Book Review: Craft Beer In Japan

Beer Club Popeye in Tokyo

When most people think of Japanese beer, three names usually come to mind: Kirin, Sapporo, and Asahi. These three brewers all started around the same time back in the late 1800’s and have been turning out the same light flavored lagers for years. Fizzy, yellow, and bland would be a great description of a lot of these beers. The Japanese phrase “日本人の口にあう” (nihonjin no kuchi ni au) literally translates to “Meet the mouth of Japanese”. This phrase is sometimes used to describe the Japanese palate and why they prefer light beers. Since many dishes in Japan use seasonal and traditional ingredients, brewers didn’t want to make a beer that would overpower the flavor of the food. So most big brand Japanese beers end up being just a palate cleansers. As result of this, Japanese beer has had the same reputation as BMC (Bud, Miller, Coors) beers of the US. That is they don’t get much respect. This is the way it was until 1994, that’s when the brewing laws of Japan changed to allow people to brew smaller batches of beer. In the book Craft Beer in Japan, author Mark Meli dives into the history of Japanese brewing and the rise of “クラフトビール” (kurafuto biiru) in a lager dominating country.

The book starts off with a history of brewing Japan going back to 1853 when Komin Kawamoto first brewed beer, most likely after he first read about the brewing process in Dutch science books. The first Japanese brewery was Spring Valley Brewing, which founded in 1869 and then sold off to Japan Brewery Co. which later turned into Kirin Brewing. Sapporo opened in 1876, which was followed by Osaka Bakushu which opened in 1889 and would later become Asahi. An interesting fact about this period in Japanese brewing is that pale colored lagers were being brewed and sold in Japan only 34 years after Josef Groll first brewed them in Plzen in Bohemia in 1842.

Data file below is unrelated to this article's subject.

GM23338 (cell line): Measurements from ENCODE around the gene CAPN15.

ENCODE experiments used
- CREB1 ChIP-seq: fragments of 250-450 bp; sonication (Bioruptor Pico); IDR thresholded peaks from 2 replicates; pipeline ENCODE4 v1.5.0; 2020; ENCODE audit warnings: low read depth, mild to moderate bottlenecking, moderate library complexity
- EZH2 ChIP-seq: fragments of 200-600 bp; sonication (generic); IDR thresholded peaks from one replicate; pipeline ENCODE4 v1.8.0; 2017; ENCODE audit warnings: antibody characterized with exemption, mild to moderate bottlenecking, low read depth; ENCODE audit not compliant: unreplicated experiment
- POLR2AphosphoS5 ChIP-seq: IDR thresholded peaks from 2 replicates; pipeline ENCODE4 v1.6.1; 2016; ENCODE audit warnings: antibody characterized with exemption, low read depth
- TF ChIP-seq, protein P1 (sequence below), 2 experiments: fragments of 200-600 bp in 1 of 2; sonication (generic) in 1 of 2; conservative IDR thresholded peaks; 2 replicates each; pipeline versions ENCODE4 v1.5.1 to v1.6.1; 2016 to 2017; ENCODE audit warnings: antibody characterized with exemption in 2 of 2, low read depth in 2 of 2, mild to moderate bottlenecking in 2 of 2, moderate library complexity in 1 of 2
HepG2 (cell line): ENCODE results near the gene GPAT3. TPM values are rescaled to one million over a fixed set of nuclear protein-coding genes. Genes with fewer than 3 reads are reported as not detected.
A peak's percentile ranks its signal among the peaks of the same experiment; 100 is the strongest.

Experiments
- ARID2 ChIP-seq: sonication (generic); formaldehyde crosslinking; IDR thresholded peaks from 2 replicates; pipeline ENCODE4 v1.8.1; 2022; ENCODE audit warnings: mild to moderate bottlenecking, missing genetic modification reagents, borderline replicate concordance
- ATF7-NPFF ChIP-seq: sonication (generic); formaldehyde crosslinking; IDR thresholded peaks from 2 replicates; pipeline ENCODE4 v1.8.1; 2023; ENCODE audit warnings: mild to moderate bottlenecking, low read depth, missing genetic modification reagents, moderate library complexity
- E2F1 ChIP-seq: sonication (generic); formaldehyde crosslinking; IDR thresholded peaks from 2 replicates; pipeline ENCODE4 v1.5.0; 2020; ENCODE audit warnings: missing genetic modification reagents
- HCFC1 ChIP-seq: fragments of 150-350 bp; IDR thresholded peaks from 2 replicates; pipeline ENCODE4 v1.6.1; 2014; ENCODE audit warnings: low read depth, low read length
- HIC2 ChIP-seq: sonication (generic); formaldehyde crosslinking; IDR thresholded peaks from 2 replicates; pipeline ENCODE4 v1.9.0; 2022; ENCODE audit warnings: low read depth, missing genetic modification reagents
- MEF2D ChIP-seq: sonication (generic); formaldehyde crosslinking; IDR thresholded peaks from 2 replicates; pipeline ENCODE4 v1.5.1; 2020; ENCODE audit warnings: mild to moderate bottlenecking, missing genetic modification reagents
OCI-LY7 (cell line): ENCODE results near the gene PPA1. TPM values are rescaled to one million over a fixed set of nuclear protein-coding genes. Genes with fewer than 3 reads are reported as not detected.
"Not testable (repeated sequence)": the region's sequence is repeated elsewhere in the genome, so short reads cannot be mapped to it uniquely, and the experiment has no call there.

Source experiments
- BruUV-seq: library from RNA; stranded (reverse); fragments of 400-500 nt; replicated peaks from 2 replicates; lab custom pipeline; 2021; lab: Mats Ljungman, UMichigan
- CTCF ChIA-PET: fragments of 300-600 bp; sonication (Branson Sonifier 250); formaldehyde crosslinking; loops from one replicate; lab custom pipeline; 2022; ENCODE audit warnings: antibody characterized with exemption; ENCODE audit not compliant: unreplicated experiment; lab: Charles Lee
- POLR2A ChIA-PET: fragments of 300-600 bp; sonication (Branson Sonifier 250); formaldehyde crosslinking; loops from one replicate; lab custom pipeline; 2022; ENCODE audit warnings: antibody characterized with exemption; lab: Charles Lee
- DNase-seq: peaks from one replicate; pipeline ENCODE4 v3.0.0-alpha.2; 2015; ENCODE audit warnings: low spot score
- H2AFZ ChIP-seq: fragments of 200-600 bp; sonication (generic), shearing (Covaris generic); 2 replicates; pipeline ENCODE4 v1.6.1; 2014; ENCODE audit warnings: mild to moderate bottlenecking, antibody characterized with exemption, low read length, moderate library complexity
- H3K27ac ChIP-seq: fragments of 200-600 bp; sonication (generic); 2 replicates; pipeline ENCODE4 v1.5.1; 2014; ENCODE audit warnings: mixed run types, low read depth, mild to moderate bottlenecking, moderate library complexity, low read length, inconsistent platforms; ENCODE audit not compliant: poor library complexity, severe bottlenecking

From here we jump to 1994 when brewing laws changed to allow a brewer to produce 60,000 liters of beer, which came down from 2,000,000 liters. This led to the rise of “地ビール” (Ji biiru) which translate to “local beer”. Nearly 400 local breweries opened up in the mid to late ’90s, most producing sub-par beer. This trend of not so great beer continued into the 2000’s. In 2010, a craft revolution occurred in Japan. “Kurafuto Biiru” was now in demand and growing in popularity. Numerous craft beer bars and breweries opened up in Tokyo and throughout Japan. Unlike the “Ji Biiru” breweries of the previous decades, these “Kurafuto” breweries truly cared about the quality of their beer.
The rest of the book is a beer travel guide. Meli discusses nearly every craft brewery in Japan and rates the beers they produce. There are sections on Japanese beer phrases, craft beer festivals around the country, and reviews of numerous craft beer bars and pubs. If you are ever going to travel to Japan, I highly recommend this book. Japan is one of the best beer destinations I have ever been too and I can not wait for my next trip back to the Land of the Rising Sun.

Now here are some pictures from my beer trips to Japan. Cheers!

Craftheads in Shibuya


Beer Club Popeye in Ryogoku

Baird Taproom in Harajuku

Baird Taproom

Devil Craft in Kanda

Devil Craft

Belgium Beer Festival in Roppongi

Belgium Beer Festival

Yebisu Brewery Museum in Ebisu

Yebisu Museum Tap Room

The Griffon in Shibuya

Toshi at The Griffon

Kaze No Tani Beer only available at the Studio Ghibli Museum in Mikata


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